They checked my references before they offered me the interview. The person checking made a comment to one of my references that she assumed I was looking for a position with more opportunities so I'll just go with that (which is true).



  4. #4
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    If you have a list of the names of those who will be interviewing you, look up their recent publications and citations so you know what work they are doing and can ask about that. I think a key part of any job interview is showing a keen interest in what others do and how you might fit in, how you might LEARN something and what you might have that you can bring.

    Appear open and eager to learn more be part, temper the "what do I need to advance" but do show that you are eager to learn and improve.

    At dinner be ready to be social about things other than work. It is one thing to discuss horses in a general way, but take care to to riff on something like HSUS or PITA or the current Carriage horse issues unless to are strong on the feelings of the others.

    Agree that you don't talk about the negative of your current situation. If someone asks you what you work style is, be truthful about that. They are looking less at your answer and more about how you are tactful and can communicate what you need.

    Anyway, since you are in the same town, it is likely someone in the group already knows the dynamics of your current situation. The world is small and people talk.



  5. #5
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    Hahahaha, I just had one of these three day interviews at a vet school in October. They even had a realtor meet me and show me around town.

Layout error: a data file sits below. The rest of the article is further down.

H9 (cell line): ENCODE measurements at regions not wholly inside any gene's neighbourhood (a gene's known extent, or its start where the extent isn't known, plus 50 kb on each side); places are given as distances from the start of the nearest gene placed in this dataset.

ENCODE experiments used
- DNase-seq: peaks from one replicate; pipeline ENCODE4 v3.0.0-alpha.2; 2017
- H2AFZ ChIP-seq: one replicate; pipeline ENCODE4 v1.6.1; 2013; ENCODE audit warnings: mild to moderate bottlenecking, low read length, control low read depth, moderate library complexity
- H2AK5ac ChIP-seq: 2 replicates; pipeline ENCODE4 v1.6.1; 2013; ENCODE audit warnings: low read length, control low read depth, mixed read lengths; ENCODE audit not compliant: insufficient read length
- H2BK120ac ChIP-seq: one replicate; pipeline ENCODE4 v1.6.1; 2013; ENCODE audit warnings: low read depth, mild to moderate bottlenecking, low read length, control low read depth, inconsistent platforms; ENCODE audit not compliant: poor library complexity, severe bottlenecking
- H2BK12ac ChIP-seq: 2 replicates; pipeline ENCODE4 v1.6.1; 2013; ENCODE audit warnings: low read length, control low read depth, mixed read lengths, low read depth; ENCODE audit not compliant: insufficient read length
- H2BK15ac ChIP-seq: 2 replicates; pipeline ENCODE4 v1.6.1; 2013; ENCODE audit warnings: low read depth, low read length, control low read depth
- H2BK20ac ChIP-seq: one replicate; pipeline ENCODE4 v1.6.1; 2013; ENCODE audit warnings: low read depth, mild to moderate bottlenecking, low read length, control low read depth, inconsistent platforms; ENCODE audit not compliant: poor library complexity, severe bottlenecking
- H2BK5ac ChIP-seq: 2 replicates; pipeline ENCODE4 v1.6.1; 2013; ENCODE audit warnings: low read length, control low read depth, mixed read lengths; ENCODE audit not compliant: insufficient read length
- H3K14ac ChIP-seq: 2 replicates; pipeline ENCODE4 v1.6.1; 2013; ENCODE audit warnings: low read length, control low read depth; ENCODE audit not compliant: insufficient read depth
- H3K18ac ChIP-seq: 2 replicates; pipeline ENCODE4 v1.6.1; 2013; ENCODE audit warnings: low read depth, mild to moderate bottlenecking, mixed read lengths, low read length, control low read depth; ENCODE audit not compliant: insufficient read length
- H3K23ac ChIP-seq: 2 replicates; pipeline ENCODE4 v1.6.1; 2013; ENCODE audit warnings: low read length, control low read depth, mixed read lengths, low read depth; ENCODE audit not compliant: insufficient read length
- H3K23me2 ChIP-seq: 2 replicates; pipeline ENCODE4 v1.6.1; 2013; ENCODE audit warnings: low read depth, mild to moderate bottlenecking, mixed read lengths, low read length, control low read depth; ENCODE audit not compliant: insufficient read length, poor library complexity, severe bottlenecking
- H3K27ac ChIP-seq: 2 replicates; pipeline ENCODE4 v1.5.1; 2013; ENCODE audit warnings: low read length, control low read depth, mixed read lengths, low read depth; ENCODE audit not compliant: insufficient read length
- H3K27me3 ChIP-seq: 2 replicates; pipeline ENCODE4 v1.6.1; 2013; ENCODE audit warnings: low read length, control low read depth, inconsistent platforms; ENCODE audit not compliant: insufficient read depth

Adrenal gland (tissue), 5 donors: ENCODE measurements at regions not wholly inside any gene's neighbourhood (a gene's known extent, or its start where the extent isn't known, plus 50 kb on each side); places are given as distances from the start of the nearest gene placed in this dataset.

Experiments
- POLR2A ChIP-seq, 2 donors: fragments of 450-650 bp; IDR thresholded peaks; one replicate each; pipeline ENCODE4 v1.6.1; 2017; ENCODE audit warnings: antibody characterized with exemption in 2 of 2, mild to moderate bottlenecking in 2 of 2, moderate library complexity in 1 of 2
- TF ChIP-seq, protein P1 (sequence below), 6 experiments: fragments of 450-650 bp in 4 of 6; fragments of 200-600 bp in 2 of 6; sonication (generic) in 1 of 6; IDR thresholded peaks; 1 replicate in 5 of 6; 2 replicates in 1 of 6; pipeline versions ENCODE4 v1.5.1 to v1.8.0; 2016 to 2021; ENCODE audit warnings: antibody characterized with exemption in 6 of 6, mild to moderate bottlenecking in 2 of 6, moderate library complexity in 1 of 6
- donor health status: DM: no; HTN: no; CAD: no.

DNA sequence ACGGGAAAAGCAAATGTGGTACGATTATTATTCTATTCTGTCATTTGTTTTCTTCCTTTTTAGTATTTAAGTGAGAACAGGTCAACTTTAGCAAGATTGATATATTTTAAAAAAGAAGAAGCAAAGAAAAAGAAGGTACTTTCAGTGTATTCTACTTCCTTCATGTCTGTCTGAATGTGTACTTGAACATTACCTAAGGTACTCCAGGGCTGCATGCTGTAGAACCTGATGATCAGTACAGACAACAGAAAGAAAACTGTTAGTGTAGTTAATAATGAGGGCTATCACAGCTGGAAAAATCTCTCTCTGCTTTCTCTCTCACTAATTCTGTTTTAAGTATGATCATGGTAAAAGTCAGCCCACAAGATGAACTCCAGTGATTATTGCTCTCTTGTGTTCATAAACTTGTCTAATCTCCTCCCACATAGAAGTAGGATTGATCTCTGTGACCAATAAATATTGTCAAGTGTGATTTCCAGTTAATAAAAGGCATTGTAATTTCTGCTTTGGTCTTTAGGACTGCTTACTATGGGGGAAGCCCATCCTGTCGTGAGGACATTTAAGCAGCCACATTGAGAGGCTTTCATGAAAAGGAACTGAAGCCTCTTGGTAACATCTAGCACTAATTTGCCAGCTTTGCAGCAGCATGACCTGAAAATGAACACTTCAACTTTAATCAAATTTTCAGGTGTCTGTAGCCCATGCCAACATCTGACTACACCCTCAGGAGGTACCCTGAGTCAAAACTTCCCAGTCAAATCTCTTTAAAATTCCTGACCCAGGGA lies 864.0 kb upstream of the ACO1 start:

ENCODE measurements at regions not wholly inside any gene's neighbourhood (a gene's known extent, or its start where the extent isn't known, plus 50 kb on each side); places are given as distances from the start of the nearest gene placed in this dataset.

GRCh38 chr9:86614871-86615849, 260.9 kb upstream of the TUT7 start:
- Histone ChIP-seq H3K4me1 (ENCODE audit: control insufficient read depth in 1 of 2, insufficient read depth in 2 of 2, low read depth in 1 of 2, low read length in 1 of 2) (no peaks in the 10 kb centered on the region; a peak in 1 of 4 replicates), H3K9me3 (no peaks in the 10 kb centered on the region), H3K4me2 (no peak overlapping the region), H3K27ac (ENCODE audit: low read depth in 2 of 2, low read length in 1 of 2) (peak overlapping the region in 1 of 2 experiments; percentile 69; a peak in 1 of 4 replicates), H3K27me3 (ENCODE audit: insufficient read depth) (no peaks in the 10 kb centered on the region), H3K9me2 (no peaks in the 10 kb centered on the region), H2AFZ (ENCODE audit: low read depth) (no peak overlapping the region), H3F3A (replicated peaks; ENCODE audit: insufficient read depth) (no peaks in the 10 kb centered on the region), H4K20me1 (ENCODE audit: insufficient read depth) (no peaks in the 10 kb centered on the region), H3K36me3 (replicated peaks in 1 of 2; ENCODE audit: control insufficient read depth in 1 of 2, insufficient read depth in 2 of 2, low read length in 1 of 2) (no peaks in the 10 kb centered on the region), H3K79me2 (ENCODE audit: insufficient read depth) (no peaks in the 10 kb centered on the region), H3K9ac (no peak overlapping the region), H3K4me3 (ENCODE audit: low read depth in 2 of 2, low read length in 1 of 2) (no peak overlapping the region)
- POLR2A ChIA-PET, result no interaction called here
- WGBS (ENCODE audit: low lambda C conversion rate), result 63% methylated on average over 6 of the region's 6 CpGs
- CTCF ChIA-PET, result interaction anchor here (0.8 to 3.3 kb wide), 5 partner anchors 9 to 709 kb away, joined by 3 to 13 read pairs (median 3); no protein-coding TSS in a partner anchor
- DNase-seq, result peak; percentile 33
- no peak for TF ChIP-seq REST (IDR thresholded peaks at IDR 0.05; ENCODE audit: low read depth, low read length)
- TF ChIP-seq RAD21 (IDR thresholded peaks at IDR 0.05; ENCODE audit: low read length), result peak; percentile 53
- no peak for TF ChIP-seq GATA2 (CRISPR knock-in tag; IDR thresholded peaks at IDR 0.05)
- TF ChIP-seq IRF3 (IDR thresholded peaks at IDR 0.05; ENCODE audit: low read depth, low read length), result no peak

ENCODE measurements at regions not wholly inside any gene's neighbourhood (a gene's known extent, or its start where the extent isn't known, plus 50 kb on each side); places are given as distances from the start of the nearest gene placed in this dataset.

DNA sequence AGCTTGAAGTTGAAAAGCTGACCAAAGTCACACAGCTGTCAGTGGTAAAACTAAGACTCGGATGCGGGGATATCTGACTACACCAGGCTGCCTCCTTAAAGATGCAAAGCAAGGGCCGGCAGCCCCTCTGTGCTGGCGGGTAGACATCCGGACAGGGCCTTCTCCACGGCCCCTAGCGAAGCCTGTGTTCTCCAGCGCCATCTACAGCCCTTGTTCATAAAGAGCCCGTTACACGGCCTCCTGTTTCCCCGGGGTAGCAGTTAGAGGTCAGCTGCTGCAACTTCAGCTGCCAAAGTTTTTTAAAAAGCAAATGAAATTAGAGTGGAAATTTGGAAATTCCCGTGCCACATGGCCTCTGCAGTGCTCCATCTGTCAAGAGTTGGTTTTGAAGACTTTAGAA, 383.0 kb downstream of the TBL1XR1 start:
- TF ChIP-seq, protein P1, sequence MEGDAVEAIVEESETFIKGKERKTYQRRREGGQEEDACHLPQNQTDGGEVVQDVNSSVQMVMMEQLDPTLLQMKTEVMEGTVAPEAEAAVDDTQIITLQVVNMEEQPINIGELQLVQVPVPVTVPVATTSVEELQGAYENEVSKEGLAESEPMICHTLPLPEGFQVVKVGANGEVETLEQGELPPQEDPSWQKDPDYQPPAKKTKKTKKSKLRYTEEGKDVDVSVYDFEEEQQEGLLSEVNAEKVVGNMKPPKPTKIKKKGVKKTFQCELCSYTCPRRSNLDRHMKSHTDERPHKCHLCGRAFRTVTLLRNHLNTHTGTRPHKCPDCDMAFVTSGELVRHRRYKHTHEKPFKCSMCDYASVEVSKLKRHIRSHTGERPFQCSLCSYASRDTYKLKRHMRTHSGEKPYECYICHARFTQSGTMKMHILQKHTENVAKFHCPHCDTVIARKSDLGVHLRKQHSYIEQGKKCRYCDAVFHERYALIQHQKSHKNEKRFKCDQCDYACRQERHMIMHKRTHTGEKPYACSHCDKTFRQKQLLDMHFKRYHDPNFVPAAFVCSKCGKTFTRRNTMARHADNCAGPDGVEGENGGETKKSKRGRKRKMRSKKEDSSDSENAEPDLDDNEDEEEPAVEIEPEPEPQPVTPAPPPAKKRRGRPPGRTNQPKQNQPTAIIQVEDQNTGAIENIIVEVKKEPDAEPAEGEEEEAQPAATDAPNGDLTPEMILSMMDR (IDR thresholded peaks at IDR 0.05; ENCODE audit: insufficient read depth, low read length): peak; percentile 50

The key thing is to relax and be who you are. They really are looking for someone that they can get along with and who 'brings something to the table'. You've demonstrated by your application that you meet at least their minimum qualifications so be confident that you have some qualities that they want. Now they want to see how you fit in the university 'culture'. It's also important to remember that you want to make sure you want to be in that environment - each university is different and changing roles brings a new perspective to how you fit in.

    I think your answer for why you are looking for a new position is fine. There will always be personality conflicts in any workplace, how you cope with them is what they are looking for.

    In the interview, I was asked a number of behavioral questions. You might want to bone up on these, i.e.

    "What do you consider your greatest success?"
    "Give an example of a conflict in a work situation and how you resolved it"
    "Give an example of a time when two of your employees had a conflict and how you resolved it"

    In my situation, they ended up not hiring anyone! So onward to more applications I go...



  6. #6
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    have fun and be prepared to be exhausted!

    You have received some good advice here. What I can offer: the best thing you can do is learn something about the hosting institution!! I have served on a number of academic search committees and am sometimes shocked that candidates arrive and ask the most fundamental questions about us that could be answered by scanning our website for 30 seconds. Know something about the committee members - their research areas, etc. -- not so you can flatter them, but so you can have a meaningful conversation about how you feel you can fit in to the organization and collaborate with them. They have reviewed your CV so know your skills and accomplishments; now it's about convincing them how you would fulfill their particular needs.

    (It's not like I constantly need my ego stroked, but it's so nice when I meet a candidate and they say "Oh yes! You work on xyz! Nice to meet you!" vs. "So, what do YOU do?".)

    Dress well. (Sounds ridiculous, but I have seen some very odd interview garb..)

    We have a job search going on in our dept right now, and the pool of qualified candidates is just outstanding -- everyone we have shortlisted has an impressive list of accomplishments and outstanding letters of recommendations. The choice will come down to who we see as the best "fit" to our current and future complement.